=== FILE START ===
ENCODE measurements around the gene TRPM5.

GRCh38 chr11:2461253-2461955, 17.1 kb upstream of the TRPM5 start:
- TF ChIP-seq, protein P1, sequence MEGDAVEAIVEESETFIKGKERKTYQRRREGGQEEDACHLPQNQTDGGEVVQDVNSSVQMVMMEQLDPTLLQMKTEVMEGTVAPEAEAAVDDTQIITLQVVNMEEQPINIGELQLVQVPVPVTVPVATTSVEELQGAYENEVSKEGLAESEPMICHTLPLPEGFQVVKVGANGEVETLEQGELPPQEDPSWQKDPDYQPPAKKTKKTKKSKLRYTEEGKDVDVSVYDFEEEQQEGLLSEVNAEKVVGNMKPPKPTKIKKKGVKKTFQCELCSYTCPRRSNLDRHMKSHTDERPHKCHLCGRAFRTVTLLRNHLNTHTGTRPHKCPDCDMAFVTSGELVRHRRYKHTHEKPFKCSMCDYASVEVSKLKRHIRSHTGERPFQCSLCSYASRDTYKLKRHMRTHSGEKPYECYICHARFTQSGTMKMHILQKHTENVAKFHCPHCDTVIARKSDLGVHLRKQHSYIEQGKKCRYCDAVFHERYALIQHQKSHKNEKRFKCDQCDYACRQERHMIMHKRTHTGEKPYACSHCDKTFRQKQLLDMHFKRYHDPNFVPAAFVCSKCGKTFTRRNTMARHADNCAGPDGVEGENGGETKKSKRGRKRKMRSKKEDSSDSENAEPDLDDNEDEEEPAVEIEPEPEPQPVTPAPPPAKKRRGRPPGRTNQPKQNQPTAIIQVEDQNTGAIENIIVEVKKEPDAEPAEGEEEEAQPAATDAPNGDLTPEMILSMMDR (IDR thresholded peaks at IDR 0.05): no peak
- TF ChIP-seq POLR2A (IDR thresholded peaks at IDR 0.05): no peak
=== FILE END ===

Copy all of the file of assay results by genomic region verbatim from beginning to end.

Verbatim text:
ENCODE measurements around the gene TRPM5.

GRCh38 chr11:2461253-2461955, 17.1 kb upstream of the TRPM5 start:
- TF ChIP-seq, protein P1, sequence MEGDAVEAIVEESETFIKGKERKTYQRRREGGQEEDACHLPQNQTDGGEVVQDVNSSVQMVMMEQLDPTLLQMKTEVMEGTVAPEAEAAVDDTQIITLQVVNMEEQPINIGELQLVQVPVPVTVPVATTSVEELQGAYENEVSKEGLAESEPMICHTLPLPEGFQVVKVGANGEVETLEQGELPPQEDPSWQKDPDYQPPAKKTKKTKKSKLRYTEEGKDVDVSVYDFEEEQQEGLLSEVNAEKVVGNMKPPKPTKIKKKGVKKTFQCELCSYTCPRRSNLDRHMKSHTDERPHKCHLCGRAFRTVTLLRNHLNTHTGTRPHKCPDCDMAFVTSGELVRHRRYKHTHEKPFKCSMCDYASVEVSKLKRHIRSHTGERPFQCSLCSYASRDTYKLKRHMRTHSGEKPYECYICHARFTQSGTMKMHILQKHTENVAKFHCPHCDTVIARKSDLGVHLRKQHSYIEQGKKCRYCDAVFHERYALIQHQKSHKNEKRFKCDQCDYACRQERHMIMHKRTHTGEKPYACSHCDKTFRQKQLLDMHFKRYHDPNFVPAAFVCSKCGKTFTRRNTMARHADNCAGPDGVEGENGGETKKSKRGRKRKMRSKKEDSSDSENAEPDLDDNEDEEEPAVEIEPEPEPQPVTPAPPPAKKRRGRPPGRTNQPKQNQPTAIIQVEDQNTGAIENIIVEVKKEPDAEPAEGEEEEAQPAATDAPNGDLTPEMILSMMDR (IDR thresholded peaks at IDR 0.05): no peak
- TF ChIP-seq POLR2A (IDR thresholded peaks at IDR 0.05): no peak